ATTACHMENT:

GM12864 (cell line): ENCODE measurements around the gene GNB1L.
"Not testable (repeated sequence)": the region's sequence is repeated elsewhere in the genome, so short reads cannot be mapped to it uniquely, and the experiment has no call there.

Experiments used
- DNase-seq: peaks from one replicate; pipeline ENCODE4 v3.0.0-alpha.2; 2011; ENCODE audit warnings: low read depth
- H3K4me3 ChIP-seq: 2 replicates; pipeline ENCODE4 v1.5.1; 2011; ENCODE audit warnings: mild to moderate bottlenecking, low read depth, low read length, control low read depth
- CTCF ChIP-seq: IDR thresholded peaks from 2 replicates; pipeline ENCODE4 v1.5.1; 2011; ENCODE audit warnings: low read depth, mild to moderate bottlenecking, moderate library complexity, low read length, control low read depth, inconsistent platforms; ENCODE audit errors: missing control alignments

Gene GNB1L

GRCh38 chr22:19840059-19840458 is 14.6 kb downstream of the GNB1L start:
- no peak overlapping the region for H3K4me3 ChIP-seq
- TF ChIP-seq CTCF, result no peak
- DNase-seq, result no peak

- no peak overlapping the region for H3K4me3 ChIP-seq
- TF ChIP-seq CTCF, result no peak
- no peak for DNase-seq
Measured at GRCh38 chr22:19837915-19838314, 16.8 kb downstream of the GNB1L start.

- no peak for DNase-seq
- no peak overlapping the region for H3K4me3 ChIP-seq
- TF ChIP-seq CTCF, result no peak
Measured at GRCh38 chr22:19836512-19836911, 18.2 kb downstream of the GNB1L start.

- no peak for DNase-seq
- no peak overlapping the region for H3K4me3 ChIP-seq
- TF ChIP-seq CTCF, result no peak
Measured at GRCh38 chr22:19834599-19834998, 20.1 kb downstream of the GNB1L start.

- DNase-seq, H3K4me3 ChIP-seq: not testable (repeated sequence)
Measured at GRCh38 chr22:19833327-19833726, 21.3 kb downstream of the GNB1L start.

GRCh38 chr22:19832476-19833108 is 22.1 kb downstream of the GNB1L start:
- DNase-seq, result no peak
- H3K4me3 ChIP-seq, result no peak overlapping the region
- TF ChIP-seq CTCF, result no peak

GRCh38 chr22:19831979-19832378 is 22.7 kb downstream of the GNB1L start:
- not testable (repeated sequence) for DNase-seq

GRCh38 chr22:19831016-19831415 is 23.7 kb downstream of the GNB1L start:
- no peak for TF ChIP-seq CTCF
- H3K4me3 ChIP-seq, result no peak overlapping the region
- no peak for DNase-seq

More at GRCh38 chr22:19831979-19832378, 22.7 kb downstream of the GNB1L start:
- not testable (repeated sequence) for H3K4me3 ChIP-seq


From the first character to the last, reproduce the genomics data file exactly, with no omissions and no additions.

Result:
GM12864 (cell line): ENCODE measurements around the gene GNB1L.
"Not testable (repeated sequence)": the region's sequence is repeated elsewhere in the genome, so short reads cannot be mapped to it uniquely, and the experiment has no call there.

Experiments used
- DNase-seq: peaks from one replicate; pipeline ENCODE4 v3.0.0-alpha.2; 2011; ENCODE audit warnings: low read depth
- H3K4me3 ChIP-seq: 2 replicates; pipeline ENCODE4 v1.5.1; 2011; ENCODE audit warnings: mild to moderate bottlenecking, low read depth, low read length, control low read depth
- CTCF ChIP-seq: IDR thresholded peaks from 2 replicates; pipeline ENCODE4 v1.5.1; 2011; ENCODE audit warnings: low read depth, mild to moderate bottlenecking, moderate library complexity, low read length, control low read depth, inconsistent platforms; ENCODE audit errors: missing control alignments

Gene GNB1L

GRCh38 chr22:19840059-19840458 is 14.6 kb downstream of the GNB1L start:
- no peak overlapping the region for H3K4me3 ChIP-seq
- TF ChIP-seq CTCF, result no peak
- DNase-seq, result no peak

- no peak overlapping the region for H3K4me3 ChIP-seq
- TF ChIP-seq CTCF, result no peak
- no peak for DNase-seq
Measured at GRCh38 chr22:19837915-19838314, 16.8 kb downstream of the GNB1L start.

- no peak for DNase-seq
- no peak overlapping the region for H3K4me3 ChIP-seq
- TF ChIP-seq CTCF, result no peak
Measured at GRCh38 chr22:19836512-19836911, 18.2 kb downstream of the GNB1L start.

- no peak for DNase-seq
- no peak overlapping the region for H3K4me3 ChIP-seq
- TF ChIP-seq CTCF, result no peak
Measured at GRCh38 chr22:19834599-19834998, 20.1 kb downstream of the GNB1L start.

- DNase-seq, H3K4me3 ChIP-seq: not testable (repeated sequence)
Measured at GRCh38 chr22:19833327-19833726, 21.3 kb downstream of the GNB1L start.

GRCh38 chr22:19832476-19833108 is 22.1 kb downstream of the GNB1L start:
- DNase-seq, result no peak
- H3K4me3 ChIP-seq, result no peak overlapping the region
- TF ChIP-seq CTCF, result no peak

GRCh38 chr22:19831979-19832378 is 22.7 kb downstream of the GNB1L start:
- not testable (repeated sequence) for DNase-seq

GRCh38 chr22:19831016-19831415 is 23.7 kb downstream of the GNB1L start:
- no peak for TF ChIP-seq CTCF
- H3K4me3 ChIP-seq, result no peak overlapping the region
- no peak for DNase-seq

More at GRCh38 chr22:19831979-19832378, 22.7 kb downstream of the GNB1L start:
- not testable (repeated sequence) for H3K4me3 ChIP-seq